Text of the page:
Herb Parnes is regarded as the “founding father” of the NLS, and was largely responsible for the early success of the NLS as an important source of data for research in the social and behavioral sciences. As old-timers can confirm, Herb was so closely associated with the NLS that, for many years, researchers habitually referred to the NLS as “the Parnes data.” Herb Parnes:
Herb Parnes on aspects of the NLS to which he would point with pride:
I’m quite willing to claim credit for the orientation of our research, which from the very start was focused on important policy issues. The most general statement of the conceptual framework I used starts with the premise that the productive roles of members of the labor force—and how well men and women perform them—are important to society at large as well as the individuals involved. The achievement of society’s goals depends on the quality of its human resources—on the skill and know-how of its work force. From the point of view of the individual, the work role is important not only in defining and identifying the person but in substantially influencing the quality of his/her life. This of course doesn’t mean that the productive role is the most important one; men and women play a variety of significant roles: they are spouses, parents, members of a neighborhood and community, citizens of a nation and of the world. Above all, they are thinking, feeling beings whose self-fulfillment is an important end in itself—not only for the individual but also for any humane society….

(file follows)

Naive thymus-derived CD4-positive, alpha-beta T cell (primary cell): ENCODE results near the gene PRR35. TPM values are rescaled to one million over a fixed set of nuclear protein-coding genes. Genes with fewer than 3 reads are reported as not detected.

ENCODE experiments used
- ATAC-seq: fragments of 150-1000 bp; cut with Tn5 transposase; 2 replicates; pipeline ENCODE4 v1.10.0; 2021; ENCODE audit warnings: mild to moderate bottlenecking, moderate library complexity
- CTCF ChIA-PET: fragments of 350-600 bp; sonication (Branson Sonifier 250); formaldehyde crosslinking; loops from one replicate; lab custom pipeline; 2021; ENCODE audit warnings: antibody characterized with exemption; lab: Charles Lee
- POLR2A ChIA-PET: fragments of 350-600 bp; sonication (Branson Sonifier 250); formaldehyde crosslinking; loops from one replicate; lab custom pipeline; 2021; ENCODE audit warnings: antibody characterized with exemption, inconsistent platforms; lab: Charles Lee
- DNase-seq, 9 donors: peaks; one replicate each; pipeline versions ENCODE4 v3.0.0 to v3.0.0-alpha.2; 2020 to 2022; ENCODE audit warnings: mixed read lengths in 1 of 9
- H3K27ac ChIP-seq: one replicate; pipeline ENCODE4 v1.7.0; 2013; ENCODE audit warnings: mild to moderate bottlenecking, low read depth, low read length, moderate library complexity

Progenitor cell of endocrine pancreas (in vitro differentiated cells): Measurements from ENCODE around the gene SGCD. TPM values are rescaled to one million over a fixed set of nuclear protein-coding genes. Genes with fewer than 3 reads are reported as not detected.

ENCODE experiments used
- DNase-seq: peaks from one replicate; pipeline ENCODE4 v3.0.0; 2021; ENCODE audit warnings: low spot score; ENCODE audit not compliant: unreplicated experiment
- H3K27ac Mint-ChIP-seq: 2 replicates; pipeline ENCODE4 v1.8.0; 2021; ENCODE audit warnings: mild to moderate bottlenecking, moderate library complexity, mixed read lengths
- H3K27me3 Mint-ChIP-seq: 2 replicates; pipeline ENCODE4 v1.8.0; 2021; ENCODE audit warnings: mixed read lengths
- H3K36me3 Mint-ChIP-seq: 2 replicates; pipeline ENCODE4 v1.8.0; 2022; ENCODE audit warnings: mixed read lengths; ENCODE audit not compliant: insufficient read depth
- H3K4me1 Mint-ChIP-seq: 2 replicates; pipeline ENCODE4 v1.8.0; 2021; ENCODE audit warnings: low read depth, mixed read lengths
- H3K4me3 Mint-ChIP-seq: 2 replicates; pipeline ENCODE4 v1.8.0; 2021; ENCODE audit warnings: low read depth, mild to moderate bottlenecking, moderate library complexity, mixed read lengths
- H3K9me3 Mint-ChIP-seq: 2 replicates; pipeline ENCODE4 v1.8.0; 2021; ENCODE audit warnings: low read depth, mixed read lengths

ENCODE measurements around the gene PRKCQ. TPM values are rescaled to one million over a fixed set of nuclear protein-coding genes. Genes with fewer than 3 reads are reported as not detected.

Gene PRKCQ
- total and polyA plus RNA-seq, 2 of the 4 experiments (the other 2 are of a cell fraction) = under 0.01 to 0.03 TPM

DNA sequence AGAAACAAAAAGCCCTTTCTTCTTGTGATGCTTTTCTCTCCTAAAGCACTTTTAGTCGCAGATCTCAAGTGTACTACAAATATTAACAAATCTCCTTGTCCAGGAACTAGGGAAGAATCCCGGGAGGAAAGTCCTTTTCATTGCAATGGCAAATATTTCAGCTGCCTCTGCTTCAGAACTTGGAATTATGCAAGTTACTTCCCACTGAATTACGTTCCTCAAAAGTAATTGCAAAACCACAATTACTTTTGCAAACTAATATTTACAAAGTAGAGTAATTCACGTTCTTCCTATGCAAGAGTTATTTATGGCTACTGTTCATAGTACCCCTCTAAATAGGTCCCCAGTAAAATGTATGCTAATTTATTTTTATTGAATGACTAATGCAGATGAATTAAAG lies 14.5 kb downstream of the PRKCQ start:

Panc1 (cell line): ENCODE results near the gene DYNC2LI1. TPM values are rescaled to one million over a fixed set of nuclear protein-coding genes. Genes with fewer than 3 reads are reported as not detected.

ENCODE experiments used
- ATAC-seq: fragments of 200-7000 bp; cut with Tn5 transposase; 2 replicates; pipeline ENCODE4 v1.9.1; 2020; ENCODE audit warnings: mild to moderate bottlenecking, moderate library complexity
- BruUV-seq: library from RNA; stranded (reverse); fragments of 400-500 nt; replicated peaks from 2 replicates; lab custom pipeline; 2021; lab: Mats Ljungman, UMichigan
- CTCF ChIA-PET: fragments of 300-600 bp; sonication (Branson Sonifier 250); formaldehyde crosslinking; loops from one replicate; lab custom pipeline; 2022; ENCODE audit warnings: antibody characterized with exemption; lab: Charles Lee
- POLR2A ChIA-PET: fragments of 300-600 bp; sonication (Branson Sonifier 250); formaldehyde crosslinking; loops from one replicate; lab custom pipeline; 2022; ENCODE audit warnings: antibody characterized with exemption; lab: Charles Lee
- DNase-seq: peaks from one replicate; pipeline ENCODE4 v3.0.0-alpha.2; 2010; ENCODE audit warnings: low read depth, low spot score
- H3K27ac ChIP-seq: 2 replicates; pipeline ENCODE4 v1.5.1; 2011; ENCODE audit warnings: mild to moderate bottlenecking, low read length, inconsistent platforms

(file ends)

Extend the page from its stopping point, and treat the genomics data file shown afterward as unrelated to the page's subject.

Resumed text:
Our research orientation and its implementation were sufficiently attractive to Howard Rosen and his associates [at the Department of Labor] that funding of the NLS was continuous. There are at least four other aspects of the NLS experience in which I allow myself to take pride. I’m proud of the staff I recruited and of the esprit that developed among us. I’m also proud of the relationships we developed with the Department of Labor and the Bureau of the Census. Both of these reflected the mutual confidence and respect that prevailed and made the joint effort more productive as well as enjoyable. Still another source of pride lies in the fact that from the beginning we insisted on sharing the NLS data bank with the entire research community rather than attempting to maintain a proprietary interest in it. Finally, it’s hard not to be proud of the quantity and variety of research that has been done both at Ohio State and literally throughout the entire world in the basis of the NLS data.
Quotes from: Parnes, Herbert S. A Prof’s Life: It’s More Than Teaching. Lincoln, NE: Writer’s Showcase, 2001.
… to the individuals at the U.S. Department of Labor, the Center for Human Resource Research at Ohio State University, NORC at the University of Chicago, and the U.S. Census Bureau who teamed together to conduct the NLS for 50 years. Without the hard work and dedication of these individuals, there would be no NLS!
If you are current or former member of the NLS team and would like to add your “staff” profile to this website, please contact NLSat50@chrr.osu.edu and we will send you a link to the profile submission page.